Reading West MP and Parliamentary spokesman for angling Martin Salter has secured some significant victories for angling in the Marine Bill which completed its Committee stage in the House of Commons last week. Mr Salter was selected to serve on the Commons committee stage of the Bill and in advance he convened a meeting with representatives of the Angling Trust and the Salmon and Trout Association to ensure that all relevant issues were raised or amendments proposed.

During the course of the Committee’s deliberations, Fisheries Minister Huw Irranca-Davies confirmed that not only will sea anglers be welcomed in the majority of the new Marine Conservation Zones (MCZs) but that they will have a valuable role to play in helping enforce these areas against unauthorised commercial intrusion and exploitation. During the debates Mr Salter also secured an assurance from the Minister that the promised review of the controversial bass minimum lading size limit will go ahead before next April.

In addition new bye-law making powers were approved allowing the Environment Agency to introduce a national catch and release regime for coarse fish with maximum fines rising from £2,500 to £50,000 for unauthorised fish removals. Hopefully a few high profile prosecutions under the new bye-laws will discourage the “fish rustlers” of the UK carp world and those Eastern Europeans who still kill coarse fish for the pot. Mr Salter also used the proceedings as an opportunity to warn MPs of the danger of re-introducing otters into river systems “without regard to the available food source”. Speaking afterwards, Mr Salter said:-

“The otter controversy will doubtless gather pace, and I will not shy away from raising the matter again, and in greater depth, in Parliament.”

The management of our coastlines, estuaries, and tidal river sections produced some debate. Mr Salter said:-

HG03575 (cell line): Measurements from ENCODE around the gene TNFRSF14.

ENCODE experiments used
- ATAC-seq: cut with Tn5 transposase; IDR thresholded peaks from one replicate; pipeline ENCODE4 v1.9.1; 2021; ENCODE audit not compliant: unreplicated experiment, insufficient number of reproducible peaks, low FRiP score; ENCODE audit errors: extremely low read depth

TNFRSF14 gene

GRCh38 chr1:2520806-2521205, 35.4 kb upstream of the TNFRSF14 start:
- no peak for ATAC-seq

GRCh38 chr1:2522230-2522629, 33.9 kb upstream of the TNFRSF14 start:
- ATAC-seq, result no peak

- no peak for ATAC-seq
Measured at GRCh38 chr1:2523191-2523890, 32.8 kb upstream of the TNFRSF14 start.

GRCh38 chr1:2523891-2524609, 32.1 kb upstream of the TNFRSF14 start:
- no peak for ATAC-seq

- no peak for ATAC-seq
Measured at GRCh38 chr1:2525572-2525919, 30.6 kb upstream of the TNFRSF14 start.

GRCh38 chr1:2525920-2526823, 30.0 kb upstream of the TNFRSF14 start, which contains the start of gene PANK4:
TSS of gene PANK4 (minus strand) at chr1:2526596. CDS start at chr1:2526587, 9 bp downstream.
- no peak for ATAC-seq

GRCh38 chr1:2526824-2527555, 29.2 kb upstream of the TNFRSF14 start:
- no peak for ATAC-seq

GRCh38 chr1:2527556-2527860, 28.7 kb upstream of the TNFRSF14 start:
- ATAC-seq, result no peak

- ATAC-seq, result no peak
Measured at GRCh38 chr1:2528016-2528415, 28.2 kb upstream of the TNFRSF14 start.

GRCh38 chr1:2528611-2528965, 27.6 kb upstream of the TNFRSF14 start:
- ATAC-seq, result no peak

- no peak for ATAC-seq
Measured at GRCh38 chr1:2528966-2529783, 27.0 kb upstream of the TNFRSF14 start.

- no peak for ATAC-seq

“Whilst almost everyone welcomed the replacement of the old Sea Fishery Committees with the new beefed up and better resourced Inshore Fishery and Conservation Authorities (IFCAs) this issue was not above controversy. I’m pleased to say that we persuaded the Minister to look again at the daft idea to allow the IFCAs to replace the Environment Agency as the fishery authorities right up to the tidal limits. The principle of my amendment was accepted and the E.A. should now have delegated responsibility wherever there is a freshwater and migratory fishery interest. Recreational sea anglers will have guaranteed places on the new IFCAs who will now become much more than just mouthpieces for the commercial sector with a clear duty to promote conservation measures.”

Finally, the Committee made progress on behalf of “wildfowling” and sea fishing clubs who rent land but who might not have enjoyed a right of appeal against new coastal access footpaths. It is now likely that sporting tenants will now be given the same rights as landowners in ensuring that any new coastal access routes do not inhibit their rights to enjoy shooting or fishing.

Mr Salter said:-

“I have to say the dialogue between the angling, shooting, and conversation bodies and Parliamentarians has been first-rate. The extensive pre-legislative scrutiny that occurred last year has meant that an already good Marine Bill looks like becoming a truly excellent and ground breaking piece of legislation which delivers a new framework for management of our seas and freshwater fisheries.”

Mark Lloyd, chief executive of the Angling Trust said:-

“The Angling Trust is very grateful to Martin Salter for representing anglers’ interests so comprehensively in the committee stages of the Marine and Coastal Access Bill.  Martin listened carefully to the points we made on behalf of our members and he raised every one of these issues with the Minister.  The Angling Trust is now confident that the outcome will be a Bill which will be extremely beneficial to the millions of recreational anglers who fish from boats, beaches and river banks, and the entire £3.5 billion angling industry.  In particular, we hope that this Bill will provide an opportunity for the rapid decline in sea fish stocks over the past 50 years to be halted and reversed.”